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Maggie, I am so there. Just diagnosed a couple of months ago, and I still go through the anger/depression/denial. I am 38, and I am pissed that I have to deal with this for the rest of my life. I have an almost three year old, and I only wish throwing a tantrum like she does would work. But, I don't let it work for her, and I know it won't work for me.
It sucks to be here, diabetes sucks, and I wish none of us had to be here. But, if I have to deal with it, at least I don't have to go it alone. And you don't, either.
Good luck!
 

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Maggie ...

I am very glad you found us, and am equally sorry you had to!

Things do get better. (I didn't believe that for awhile, either.) But I believe all of us must rant now and then, regardless.

Please come often!
 

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Welcome to the forums, Maggie! I guess I'm different than most in that my diagnosis didn't phase me in the slightest. I wasn't expecting to get diabetes even though both my mother and sister have Type 2. Living with it still doesn't bother me…although the diet that I now need to adhere to bothers the heck outta me lol.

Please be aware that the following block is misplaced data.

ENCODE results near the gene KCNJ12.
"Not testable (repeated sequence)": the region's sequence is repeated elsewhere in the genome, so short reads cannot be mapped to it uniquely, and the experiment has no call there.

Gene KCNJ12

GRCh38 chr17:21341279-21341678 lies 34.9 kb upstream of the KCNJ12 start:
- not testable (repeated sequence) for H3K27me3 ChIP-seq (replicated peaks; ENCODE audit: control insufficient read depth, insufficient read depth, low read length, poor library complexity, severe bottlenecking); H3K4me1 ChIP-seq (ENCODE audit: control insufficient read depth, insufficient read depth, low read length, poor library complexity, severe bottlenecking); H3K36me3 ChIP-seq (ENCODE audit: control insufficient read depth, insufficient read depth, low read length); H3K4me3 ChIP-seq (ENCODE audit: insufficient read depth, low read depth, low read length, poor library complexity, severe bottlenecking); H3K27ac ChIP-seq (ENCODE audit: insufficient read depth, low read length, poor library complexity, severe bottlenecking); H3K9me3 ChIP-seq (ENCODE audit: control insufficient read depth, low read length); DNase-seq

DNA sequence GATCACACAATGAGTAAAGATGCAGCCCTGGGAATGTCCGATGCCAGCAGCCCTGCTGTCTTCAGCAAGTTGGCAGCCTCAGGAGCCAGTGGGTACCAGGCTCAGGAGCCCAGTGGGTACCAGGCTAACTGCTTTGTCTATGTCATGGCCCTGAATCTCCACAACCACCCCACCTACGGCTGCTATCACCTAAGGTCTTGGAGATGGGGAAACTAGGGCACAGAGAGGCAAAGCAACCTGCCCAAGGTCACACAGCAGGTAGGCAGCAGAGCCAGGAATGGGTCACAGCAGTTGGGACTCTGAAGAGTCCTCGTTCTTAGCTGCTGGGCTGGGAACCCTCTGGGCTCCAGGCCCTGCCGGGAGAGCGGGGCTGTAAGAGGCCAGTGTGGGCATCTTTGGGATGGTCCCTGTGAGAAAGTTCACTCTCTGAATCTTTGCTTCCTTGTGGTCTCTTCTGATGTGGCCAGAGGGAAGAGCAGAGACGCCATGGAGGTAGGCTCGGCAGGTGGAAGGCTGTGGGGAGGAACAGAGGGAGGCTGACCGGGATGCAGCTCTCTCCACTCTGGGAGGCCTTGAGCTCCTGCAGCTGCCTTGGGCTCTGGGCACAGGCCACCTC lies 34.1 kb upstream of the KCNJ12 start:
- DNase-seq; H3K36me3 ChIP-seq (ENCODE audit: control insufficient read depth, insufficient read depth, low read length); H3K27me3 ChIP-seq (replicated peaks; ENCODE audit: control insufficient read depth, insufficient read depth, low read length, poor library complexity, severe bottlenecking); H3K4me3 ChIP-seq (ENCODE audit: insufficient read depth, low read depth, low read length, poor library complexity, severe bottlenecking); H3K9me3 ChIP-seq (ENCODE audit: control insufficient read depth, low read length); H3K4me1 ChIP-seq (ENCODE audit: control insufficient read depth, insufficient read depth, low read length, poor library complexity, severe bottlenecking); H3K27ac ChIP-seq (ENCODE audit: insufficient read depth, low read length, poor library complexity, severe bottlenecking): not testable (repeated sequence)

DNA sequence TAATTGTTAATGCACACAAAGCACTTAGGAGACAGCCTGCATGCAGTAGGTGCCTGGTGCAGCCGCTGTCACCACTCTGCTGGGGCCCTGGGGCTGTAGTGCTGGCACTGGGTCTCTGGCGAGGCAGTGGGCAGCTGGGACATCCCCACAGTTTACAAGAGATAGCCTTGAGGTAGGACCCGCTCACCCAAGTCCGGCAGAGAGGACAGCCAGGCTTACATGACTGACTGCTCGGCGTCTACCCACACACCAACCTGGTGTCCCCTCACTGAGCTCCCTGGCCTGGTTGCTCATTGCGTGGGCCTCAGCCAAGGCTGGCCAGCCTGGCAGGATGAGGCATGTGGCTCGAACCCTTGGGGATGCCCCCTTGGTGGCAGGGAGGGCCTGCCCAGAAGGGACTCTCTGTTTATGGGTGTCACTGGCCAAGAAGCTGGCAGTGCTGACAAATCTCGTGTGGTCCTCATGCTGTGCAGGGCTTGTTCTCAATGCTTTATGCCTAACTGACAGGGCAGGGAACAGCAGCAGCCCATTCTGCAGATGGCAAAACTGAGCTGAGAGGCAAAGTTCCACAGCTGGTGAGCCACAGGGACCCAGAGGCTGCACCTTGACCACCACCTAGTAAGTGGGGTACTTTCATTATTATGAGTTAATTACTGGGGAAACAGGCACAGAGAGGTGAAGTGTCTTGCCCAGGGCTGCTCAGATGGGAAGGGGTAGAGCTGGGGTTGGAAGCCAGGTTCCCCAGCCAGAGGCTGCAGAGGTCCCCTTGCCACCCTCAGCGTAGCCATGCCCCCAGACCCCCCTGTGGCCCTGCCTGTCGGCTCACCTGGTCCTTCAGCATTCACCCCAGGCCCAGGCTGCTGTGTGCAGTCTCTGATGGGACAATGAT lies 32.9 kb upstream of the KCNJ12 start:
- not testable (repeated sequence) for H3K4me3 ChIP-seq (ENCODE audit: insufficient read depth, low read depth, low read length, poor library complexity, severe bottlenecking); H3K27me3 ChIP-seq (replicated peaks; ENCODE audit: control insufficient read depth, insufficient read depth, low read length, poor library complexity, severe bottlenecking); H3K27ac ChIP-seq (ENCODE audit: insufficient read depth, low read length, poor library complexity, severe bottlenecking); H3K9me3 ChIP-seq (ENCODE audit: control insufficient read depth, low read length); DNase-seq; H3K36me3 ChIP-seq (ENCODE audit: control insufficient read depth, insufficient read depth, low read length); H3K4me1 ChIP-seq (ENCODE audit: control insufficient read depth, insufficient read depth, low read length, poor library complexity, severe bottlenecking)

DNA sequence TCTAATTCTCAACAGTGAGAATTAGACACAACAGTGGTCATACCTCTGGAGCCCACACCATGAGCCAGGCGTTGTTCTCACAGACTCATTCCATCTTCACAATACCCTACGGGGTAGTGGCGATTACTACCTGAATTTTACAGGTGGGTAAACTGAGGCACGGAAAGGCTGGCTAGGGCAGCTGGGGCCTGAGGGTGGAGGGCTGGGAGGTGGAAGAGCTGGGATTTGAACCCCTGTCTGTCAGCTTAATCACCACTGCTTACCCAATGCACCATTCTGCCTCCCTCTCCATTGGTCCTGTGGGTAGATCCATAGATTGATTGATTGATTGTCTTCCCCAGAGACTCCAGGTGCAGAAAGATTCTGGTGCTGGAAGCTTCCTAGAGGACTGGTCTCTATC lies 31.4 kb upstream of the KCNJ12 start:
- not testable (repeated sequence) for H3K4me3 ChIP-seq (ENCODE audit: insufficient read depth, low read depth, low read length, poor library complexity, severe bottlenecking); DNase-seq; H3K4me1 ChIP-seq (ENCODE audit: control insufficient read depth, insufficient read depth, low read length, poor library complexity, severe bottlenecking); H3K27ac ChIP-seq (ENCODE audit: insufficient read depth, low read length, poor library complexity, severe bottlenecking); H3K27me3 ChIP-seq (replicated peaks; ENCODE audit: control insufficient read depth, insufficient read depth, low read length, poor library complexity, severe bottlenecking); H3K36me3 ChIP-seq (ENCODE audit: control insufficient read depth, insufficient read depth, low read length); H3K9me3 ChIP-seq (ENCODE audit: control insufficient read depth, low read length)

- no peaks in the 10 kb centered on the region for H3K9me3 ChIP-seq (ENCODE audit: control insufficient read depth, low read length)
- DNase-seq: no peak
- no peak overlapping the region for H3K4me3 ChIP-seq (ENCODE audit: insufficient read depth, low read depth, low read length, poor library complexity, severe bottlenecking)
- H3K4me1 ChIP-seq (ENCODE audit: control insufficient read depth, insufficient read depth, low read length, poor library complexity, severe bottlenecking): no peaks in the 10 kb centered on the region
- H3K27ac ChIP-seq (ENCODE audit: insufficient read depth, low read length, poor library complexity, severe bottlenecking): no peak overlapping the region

The way I see it, I was doing some very unhealthy things (sitting all day at the university, eating junk food/fast food everyday, smoking and not ever exercising. The heart attack/diabetes diagnosis woke me up and made me see how poorly I was taking care of myself. Now, three months later, i feel much healthier and know i have done something that will help me live longer.

Nobody deserves to have this disease put on them but getting control of it now means you will have a much better future.
 

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HI Maggie

Just wanted to welcome you to the site :)
 
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welcome Maggie :) I remember the feeling of being newly diagnosed and getting diagnosed with a chronic condition of any kind is not something you want to hear or put up with really. I have a few chronic conditions now apparently. I've had diabetes for 13 years now and you have those "wish I didn't have this thing" moments on and off all the time. It does interfere with your life a lot I find. People I know still don't understand what I have to deal with really and even what it is exactly. The best advice is to just stay positive no matter what as you will have your ups and downs. We're here and understand as we're all in the same boat. One or more of us is bound to have experienced something you have or we know someone who has. Keep us posted on how you're doing.
 

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Hi Maggie....and welcome
 

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Hi Maggie,

I found out on 5/22 I'm type 2. I agree it does get easier to deal with. L've known less then a month and the anger and fear has lessened a great deal. I'm sure you will experience the same. The support is here use it.

nerrad33